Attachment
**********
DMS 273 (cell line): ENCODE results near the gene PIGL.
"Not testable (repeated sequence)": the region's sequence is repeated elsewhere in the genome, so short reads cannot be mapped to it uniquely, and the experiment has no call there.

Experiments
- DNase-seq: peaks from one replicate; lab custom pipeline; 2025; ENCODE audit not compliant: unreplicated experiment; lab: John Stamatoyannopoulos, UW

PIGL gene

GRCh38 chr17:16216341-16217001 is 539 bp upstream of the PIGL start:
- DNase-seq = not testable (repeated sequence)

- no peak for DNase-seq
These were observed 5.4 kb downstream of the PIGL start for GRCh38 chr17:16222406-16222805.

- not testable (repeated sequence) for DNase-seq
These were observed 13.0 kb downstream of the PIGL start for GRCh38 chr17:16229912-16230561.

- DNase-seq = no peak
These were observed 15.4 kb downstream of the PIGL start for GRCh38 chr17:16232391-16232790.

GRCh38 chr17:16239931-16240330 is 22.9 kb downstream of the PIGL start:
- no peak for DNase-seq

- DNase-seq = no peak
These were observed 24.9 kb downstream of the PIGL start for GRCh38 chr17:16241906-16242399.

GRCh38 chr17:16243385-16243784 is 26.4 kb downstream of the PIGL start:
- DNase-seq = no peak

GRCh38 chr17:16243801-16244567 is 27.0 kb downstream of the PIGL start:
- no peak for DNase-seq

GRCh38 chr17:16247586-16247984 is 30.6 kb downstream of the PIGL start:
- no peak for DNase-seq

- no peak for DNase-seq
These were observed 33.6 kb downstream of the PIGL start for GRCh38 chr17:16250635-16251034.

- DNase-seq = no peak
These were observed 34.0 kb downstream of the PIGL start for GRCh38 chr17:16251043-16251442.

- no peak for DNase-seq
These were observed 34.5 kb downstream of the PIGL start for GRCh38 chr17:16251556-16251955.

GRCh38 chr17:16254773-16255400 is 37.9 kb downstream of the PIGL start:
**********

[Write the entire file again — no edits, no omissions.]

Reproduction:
DMS 273 (cell line): ENCODE results near the gene PIGL.
"Not testable (repeated sequence)": the region's sequence is repeated elsewhere in the genome, so short reads cannot be mapped to it uniquely, and the experiment has no call there.

Experiments
- DNase-seq: peaks from one replicate; lab custom pipeline; 2025; ENCODE audit not compliant: unreplicated experiment; lab: John Stamatoyannopoulos, UW

PIGL gene

GRCh38 chr17:16216341-16217001 is 539 bp upstream of the PIGL start:
- DNase-seq = not testable (repeated sequence)

- no peak for DNase-seq
These were observed 5.4 kb downstream of the PIGL start for GRCh38 chr17:16222406-16222805.

- not testable (repeated sequence) for DNase-seq
These were observed 13.0 kb downstream of the PIGL start for GRCh38 chr17:16229912-16230561.

- DNase-seq = no peak
These were observed 15.4 kb downstream of the PIGL start for GRCh38 chr17:16232391-16232790.

GRCh38 chr17:16239931-16240330 is 22.9 kb downstream of the PIGL start:
- no peak for DNase-seq

- DNase-seq = no peak
These were observed 24.9 kb downstream of the PIGL start for GRCh38 chr17:16241906-16242399.

GRCh38 chr17:16243385-16243784 is 26.4 kb downstream of the PIGL start:
- DNase-seq = no peak

GRCh38 chr17:16243801-16244567 is 27.0 kb downstream of the PIGL start:
- no peak for DNase-seq

GRCh38 chr17:16247586-16247984 is 30.6 kb downstream of the PIGL start:
- no peak for DNase-seq

- no peak for DNase-seq
These were observed 33.6 kb downstream of the PIGL start for GRCh38 chr17:16250635-16251034.

- DNase-seq = no peak
These were observed 34.0 kb downstream of the PIGL start for GRCh38 chr17:16251043-16251442.

- no peak for DNase-seq
These were observed 34.5 kb downstream of the PIGL start for GRCh38 chr17:16251556-16251955.

GRCh38 chr17:16254773-16255400 is 37.9 kb downstream of the PIGL start: